Collection Development Policy Statement
It is the primary responsibility of the RIT Libraries to provide collections to directly support the curricular needs of Rochester Institute of Technology's career-oriented undergraduate programs. The research needs of the RIT community are served through a combination of on-site collections, electronic resources (indexes and full-text), interlibrary loan and document delivery services, including ConnectNY.
The selectors (i.e. Information and Education Services staff) are responsible for specific portions of the libraries' collection. In their assigned disciplines, selectors in collaboration with their faculty, provide for collection development, bibliographic instruction and academic department liaison activities. Other library staff and patrons may suggest titles by submitting a "Suggest New Library Materials" form available on the library’s website or by contacting any of the Information and Education Services Department staff.
General Description of the RIT Libraries Collection and Its Use
The subject scope of the RIT Libraries collection is broad. The collection is developed in support of the current and anticipated instructional, research and service programs of the eight individual colleges at RIT (applied science and technology; business; computing and information sciences; engineering; imaging arts and sciences; liberal arts; National Technical Institute for the Deaf; and science). The functional core areas coincide with the curriculum taught in the eight colleges on campus or at a distance as well as general interest areas such as sports, travel, career and resume resources. The collection primarily supports undergraduate and masters level courses (student research, faculty teaching needs) and faculty and doctoral student research. Administrative staff also frequently draws upon the resources of the collection.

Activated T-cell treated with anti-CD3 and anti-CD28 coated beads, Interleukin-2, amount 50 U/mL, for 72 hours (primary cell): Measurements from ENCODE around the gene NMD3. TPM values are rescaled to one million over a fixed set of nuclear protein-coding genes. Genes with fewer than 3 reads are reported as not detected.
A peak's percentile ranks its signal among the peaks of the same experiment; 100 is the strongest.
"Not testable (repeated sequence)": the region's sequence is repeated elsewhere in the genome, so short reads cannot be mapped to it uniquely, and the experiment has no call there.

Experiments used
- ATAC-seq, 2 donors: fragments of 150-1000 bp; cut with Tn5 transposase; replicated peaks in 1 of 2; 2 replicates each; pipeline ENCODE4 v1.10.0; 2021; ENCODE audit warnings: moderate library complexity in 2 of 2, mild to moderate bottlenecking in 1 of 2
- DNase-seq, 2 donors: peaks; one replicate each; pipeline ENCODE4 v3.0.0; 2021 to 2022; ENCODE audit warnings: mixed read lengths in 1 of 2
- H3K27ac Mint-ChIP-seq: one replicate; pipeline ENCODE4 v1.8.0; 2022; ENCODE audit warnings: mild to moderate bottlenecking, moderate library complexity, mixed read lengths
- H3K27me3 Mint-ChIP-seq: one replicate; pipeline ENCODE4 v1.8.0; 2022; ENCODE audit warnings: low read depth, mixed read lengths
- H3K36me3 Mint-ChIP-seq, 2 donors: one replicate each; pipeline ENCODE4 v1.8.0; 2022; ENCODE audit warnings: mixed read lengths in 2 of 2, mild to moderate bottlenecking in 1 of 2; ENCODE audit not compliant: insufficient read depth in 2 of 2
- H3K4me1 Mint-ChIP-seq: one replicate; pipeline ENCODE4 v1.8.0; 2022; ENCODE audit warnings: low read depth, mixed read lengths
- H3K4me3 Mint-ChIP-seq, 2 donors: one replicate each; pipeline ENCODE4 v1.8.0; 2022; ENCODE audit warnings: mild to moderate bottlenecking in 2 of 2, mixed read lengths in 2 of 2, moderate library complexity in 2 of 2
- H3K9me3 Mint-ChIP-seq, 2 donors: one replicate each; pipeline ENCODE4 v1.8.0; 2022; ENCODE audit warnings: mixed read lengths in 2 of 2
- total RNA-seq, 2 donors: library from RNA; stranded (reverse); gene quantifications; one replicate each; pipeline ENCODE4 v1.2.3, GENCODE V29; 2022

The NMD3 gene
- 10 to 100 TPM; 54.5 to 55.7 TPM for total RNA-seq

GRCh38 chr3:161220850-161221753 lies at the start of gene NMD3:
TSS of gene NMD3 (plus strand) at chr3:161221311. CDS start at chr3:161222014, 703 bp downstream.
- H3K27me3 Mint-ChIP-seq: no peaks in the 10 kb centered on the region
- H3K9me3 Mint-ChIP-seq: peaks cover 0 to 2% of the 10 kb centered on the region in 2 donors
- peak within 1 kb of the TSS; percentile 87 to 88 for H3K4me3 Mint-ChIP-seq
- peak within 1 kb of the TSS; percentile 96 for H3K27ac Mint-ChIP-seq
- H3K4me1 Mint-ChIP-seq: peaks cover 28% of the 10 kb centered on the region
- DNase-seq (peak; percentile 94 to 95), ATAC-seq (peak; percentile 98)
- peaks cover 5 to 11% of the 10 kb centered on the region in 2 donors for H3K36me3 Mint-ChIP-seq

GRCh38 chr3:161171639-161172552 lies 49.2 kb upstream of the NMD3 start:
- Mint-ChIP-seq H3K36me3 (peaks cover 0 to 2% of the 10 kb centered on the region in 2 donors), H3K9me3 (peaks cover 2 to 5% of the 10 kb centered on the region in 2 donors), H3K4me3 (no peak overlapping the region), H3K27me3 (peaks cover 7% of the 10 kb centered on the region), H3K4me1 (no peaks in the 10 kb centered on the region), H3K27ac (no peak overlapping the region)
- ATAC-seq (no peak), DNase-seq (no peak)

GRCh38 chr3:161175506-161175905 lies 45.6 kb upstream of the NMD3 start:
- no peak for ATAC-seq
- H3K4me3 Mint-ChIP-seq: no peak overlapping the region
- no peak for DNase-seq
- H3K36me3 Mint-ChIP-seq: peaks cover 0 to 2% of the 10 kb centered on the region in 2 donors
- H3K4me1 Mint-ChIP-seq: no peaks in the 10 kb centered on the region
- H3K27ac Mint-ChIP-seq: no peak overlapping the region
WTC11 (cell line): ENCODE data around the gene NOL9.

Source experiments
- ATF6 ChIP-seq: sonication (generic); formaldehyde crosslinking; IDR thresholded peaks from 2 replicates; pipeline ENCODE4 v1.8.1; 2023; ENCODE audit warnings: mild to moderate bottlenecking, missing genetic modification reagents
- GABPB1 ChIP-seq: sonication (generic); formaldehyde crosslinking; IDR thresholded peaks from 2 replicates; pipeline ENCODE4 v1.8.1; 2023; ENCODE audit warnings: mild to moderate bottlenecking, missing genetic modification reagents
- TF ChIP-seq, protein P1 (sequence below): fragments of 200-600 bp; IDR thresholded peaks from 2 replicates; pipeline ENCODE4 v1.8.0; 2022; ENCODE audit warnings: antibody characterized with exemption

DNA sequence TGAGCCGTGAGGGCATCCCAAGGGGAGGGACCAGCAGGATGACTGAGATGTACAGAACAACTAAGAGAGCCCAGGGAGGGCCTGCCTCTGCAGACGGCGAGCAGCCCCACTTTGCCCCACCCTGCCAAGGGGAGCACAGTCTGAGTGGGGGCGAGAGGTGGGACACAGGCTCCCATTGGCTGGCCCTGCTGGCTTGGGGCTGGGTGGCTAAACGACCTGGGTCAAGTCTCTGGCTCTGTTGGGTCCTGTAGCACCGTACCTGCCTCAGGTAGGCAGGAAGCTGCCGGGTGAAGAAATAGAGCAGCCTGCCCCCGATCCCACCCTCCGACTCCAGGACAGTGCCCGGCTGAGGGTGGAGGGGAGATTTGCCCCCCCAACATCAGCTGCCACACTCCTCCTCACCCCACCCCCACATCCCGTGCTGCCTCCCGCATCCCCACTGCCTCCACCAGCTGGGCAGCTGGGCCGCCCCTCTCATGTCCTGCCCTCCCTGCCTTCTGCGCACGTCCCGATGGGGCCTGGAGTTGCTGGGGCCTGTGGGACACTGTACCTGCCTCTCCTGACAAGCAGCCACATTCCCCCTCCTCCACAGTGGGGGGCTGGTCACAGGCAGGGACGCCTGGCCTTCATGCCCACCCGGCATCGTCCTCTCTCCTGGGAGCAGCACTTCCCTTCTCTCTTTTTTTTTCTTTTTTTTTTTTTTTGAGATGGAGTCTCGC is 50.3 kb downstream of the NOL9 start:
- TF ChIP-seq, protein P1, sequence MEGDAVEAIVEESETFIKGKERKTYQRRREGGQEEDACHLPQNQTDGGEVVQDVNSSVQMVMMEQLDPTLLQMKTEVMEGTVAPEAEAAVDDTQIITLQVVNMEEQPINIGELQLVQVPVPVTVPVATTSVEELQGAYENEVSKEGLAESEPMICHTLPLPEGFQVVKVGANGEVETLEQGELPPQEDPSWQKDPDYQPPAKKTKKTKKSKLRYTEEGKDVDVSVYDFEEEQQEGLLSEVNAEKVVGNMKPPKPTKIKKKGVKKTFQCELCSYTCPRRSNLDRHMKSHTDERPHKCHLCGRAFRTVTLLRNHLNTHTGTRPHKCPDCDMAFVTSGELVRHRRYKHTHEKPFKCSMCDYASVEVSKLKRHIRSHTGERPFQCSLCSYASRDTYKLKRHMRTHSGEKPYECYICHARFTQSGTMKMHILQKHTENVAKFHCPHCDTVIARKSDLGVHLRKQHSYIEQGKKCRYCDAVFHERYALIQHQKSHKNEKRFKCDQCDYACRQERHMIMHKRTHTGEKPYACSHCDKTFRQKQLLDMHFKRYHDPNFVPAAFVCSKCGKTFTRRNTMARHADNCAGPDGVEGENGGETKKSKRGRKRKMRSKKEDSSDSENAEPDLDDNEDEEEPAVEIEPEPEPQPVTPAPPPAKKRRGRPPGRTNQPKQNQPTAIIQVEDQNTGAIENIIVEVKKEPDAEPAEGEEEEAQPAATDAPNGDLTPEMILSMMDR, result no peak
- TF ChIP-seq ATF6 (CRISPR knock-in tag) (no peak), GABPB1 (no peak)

RIT Libraries Mission Statement and Goals
RIT Libraries will be seen as an acknowledged resource on applying innovation in developing cultural collections and customer connections.
As an active partner in quality education, focusing on curricular support and enrichment of the academic experience, RIT Libraries will offer quality services to meet our community's needs by:
- Providing current technologies to access onsite collections and global networks.
- Delivering innovative instruction and responsive help services.
- Maintaining a welcoming environment that is comfortable, secure and accessible for our community.
Building Improvement - Repurpose and improve the library facility to meet Academic Affairs and patron needs or accommodate collection evolution.
Outreach - Foster a collaborative community by providing academic, research and scholarship support and opportunities to disseminate focused archival, current and cultural information services.
Customize Services - Provide customized library services that match the unique information needs of our constituencies.